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When Microarrays Go West(ern)

Western blotting was first introduced in 1979 and has become a routine technique for protein analysis in laboratories worldwide. While western blotting can be highly specific, it is very low throughput as a technique and requires large amounts of sample and expensive antibodies. Furthermore, blots are extremely labour intensive and require a high level of skill on the part of the researcher. The use of fluorophore-conjugated antibodies and advances in digital imaging have overcome this somewhat, allowing for multiplex analysis and quantitation. Even with these advances, however, analysis is still limited to two or three proteins at a time.

The Richard Jones group at the University of Chicago recently published a paper in Nature Methods describing microwestern arrays (MWA), a technique which maintains the specificity of western blotting but scales up the throughput to the level of DNA microarrays.

Firstly, cell lysates are printed onto gels using the layout and sizing of a 96 well microtiter plate.  The gels don’t require a stacking layer due to the use of a special buffer during the electrophoresis process. After this, the gel is divided up so that each set of lysates can be probed with a different primary antibody. This is followed by incubation with a dye-labelled secondary antibody and finally analysis using an infrared (IR) fluorescence scanner.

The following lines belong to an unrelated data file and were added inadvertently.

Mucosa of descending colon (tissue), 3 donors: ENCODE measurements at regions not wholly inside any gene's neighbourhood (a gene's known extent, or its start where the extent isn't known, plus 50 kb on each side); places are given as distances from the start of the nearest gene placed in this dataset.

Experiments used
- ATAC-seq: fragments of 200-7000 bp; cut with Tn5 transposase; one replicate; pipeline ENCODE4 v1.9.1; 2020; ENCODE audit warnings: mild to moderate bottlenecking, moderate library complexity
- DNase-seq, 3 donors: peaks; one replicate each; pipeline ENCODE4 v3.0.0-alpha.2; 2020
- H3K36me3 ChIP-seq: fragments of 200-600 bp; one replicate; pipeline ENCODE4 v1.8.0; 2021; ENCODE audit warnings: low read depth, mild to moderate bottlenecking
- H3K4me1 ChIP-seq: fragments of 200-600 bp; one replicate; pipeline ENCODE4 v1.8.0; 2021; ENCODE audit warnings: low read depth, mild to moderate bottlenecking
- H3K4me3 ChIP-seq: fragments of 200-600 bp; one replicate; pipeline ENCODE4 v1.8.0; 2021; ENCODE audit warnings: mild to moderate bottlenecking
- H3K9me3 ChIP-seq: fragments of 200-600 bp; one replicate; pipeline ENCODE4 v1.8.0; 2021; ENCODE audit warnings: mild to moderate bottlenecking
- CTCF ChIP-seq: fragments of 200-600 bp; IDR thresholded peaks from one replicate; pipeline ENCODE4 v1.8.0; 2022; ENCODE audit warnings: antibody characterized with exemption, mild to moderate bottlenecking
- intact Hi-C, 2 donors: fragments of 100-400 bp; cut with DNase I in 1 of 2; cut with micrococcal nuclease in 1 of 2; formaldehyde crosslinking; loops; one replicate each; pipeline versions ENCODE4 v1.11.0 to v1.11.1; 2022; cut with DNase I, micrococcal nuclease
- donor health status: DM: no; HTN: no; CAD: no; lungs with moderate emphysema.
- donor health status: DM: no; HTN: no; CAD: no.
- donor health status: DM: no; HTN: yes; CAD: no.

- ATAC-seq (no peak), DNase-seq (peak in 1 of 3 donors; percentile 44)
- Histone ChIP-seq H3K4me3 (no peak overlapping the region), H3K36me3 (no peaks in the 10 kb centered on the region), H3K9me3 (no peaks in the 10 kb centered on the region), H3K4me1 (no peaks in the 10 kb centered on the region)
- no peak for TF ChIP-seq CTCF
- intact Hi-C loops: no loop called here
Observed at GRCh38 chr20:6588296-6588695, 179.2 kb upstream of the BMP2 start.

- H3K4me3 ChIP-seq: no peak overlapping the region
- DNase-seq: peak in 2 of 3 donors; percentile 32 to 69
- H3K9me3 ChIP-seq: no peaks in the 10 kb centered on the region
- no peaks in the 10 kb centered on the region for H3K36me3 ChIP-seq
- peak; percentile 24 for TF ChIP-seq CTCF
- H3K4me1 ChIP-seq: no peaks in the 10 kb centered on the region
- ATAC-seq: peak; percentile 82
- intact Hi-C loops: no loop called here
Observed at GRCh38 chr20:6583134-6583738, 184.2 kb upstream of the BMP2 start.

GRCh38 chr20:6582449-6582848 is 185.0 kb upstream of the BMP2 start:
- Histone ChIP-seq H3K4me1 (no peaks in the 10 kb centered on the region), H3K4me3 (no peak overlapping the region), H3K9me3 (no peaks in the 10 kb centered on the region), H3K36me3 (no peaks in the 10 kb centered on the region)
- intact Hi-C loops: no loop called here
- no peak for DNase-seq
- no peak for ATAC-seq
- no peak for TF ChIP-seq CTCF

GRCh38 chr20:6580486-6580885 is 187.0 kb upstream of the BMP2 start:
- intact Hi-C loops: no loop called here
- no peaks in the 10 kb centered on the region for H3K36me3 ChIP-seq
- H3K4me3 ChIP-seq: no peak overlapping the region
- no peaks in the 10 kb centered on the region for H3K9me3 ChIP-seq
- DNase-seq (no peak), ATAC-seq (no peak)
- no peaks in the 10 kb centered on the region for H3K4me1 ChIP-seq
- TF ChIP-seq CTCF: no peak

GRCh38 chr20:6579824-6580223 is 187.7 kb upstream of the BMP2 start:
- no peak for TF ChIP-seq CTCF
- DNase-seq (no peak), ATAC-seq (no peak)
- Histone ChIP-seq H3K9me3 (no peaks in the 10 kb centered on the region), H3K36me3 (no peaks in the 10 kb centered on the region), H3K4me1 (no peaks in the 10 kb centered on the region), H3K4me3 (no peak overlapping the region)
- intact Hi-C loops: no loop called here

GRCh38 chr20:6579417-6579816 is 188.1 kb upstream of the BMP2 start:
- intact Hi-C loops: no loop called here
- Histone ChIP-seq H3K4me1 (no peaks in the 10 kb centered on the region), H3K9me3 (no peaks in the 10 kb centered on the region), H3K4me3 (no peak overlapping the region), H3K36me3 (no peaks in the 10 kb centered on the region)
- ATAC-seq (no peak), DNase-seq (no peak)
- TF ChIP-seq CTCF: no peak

This technique allows a high level of throughput, enabling 6 samples to be exposed to 192 antibodies. Furthermore, it drastically reduces the cost of protein analysis, as each measurement requires very small amounts of protein (~250 ng) and detection antibodies (16 ng). The analysis using an IR fluorescence scanner allows for accurate quantification and rapid interpretation of results.

This is an exciting technique, as it allows the examination of a large group of proteins at one time. The authors of the Nature Methods paper demonstrated the potential of the technology by examining the behaviour of proteins in a cell line with elevated amounts of epidermal growth factor receptor. They found that EGFR simultaneously activated a number of other receptors in the cell – a possible explanation for tumour resistance to cancer treatments [1, 2].

It was suggested a few years ago that the western blot should be “retired”[3]. The development of the microwestern array demonstrates how older techniques can be combined with new technology, thus greatly expanding the potential scope of research.

References:

  1. Ciaccio, M.F., et al., Systems analysis of EGF receptor signaling dynamics with microwestern arrays. Nat Meth, 2010. 7(2): p. 148-155.
  2. Communications, T.U.o.C.M. Illuminating protein networks in one step. 2010.
  3. Mann, M., Can Proteomics Retire the Western Blot? Journal of Proteome Research, 2008. 7(8): p. 3065-3065.

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